The U.S. is imposing sanctions on an Iranian group that issued a multi-million dollar bounty on Salman Rushdie in response to the stabbing attack of the British-American author in August.
The Treasury Department has designated the 15 Khordad Foundation a “Specially Designated Global Terrorist” for offering a $3.3 million reward for anyone who assassinates Mr. Rushdie.
The group, which officials say is subordinate to Iranian Supreme Leader Ali Khamenei, began publicly offering a cash reward in 1989 after the Iranian regime issued its fatwa calling for Mr. Rushdie’s assassination in response to his fourth novel, “The Satanic Verses.”
The fatwa against Mr. Rushdie was reaffirmed by Mr. Khamenei in 2017 and republished by Iranian media as recently as August, according to the State Department.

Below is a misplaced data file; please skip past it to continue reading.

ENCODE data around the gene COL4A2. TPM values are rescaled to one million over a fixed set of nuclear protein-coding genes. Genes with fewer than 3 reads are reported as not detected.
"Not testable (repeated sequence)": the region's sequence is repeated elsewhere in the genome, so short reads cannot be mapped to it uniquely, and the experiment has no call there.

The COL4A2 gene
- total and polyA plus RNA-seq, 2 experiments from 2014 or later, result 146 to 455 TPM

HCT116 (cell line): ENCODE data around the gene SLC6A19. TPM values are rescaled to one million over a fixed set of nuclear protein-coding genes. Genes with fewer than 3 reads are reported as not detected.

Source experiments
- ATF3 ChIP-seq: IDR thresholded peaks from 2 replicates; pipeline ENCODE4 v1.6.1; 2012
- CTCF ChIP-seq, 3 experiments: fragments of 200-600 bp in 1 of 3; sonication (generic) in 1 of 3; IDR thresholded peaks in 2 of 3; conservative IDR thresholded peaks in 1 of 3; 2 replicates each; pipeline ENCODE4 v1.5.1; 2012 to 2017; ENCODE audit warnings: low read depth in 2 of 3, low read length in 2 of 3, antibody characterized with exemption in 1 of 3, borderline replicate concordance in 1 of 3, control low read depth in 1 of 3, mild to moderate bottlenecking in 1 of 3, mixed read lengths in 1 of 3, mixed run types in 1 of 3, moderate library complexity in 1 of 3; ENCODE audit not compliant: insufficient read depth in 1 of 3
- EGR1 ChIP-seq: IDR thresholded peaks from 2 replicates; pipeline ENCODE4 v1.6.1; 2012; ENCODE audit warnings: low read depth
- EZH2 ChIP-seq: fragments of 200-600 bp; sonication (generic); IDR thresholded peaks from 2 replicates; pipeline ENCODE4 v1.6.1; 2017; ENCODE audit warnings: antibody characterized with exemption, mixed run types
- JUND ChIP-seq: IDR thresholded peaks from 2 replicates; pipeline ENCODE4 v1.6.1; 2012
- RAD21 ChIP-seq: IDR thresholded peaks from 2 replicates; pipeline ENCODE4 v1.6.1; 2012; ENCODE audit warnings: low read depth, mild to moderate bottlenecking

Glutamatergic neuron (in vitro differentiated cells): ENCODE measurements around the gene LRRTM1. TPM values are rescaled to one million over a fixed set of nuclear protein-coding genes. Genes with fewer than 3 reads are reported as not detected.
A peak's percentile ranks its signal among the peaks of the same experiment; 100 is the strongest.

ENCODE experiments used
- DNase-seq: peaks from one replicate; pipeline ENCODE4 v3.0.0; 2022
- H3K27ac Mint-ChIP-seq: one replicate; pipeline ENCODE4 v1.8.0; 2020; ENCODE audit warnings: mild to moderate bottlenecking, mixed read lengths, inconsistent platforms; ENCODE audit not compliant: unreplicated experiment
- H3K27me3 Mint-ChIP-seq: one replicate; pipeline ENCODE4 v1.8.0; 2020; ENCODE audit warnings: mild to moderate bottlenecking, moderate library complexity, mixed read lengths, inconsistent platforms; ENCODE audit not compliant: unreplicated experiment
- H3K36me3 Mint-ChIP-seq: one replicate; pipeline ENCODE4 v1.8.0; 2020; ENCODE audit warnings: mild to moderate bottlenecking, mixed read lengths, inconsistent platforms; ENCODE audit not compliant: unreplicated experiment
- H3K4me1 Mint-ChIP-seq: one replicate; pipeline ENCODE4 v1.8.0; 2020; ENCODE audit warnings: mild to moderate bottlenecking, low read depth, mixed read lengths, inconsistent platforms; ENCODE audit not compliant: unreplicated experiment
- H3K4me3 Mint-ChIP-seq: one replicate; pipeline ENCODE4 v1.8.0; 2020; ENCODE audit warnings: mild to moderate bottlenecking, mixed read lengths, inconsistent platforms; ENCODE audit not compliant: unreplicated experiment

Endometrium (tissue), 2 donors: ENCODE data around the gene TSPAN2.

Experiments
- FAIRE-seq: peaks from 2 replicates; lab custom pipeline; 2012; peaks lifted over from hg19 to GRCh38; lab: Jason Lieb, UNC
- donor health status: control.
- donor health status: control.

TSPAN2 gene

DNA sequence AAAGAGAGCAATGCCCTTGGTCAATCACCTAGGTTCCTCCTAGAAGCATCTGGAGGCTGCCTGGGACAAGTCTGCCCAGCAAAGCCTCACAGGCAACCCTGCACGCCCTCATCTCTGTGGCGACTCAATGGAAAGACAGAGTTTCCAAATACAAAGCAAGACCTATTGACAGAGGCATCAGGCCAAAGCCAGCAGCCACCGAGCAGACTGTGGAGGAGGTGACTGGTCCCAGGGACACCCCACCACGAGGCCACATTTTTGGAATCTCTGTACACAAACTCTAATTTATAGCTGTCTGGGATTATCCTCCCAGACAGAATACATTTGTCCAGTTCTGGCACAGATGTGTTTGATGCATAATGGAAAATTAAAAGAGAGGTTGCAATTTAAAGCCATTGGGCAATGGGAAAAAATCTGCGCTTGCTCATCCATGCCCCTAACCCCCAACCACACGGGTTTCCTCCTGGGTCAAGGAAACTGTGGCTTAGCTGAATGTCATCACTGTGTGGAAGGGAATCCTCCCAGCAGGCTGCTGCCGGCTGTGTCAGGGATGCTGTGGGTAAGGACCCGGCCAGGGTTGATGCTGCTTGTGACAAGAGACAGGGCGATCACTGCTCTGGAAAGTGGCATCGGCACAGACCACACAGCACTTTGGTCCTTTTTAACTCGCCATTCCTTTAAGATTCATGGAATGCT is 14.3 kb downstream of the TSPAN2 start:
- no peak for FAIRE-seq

Mr. Rushdie, 75, was stabbed multiple times in August during a speaking engagement in New York. He lost sight in one eye, and one of his hands was “incapacitated” as a result of the attack.
“The United States condemns such incitement and the attack on Rushdie in the strongest terms as a blatant assault on freedom of speech and an act of terrorism,” Secretary of State Antony Blinken said in a statement Friday. “Today’s action is another clear signal that we will not stand by in the face of it.
“Before the attack, this entity had issued and subsequently increased a bounty on Rushdie’s life in support of Ayatollah Ruhollah Khomeini’s order calling for Rushdie’s death,” Mr. Blinken said. “We are designating it today for providing financial support for an act of terrorism.”
Mr. Rushdie’s alleged assailant — Hadi Matar, a 24-year-old American born to Lebanese parents — was quickly detained and charged with attempted murder. He has pleaded not guilty.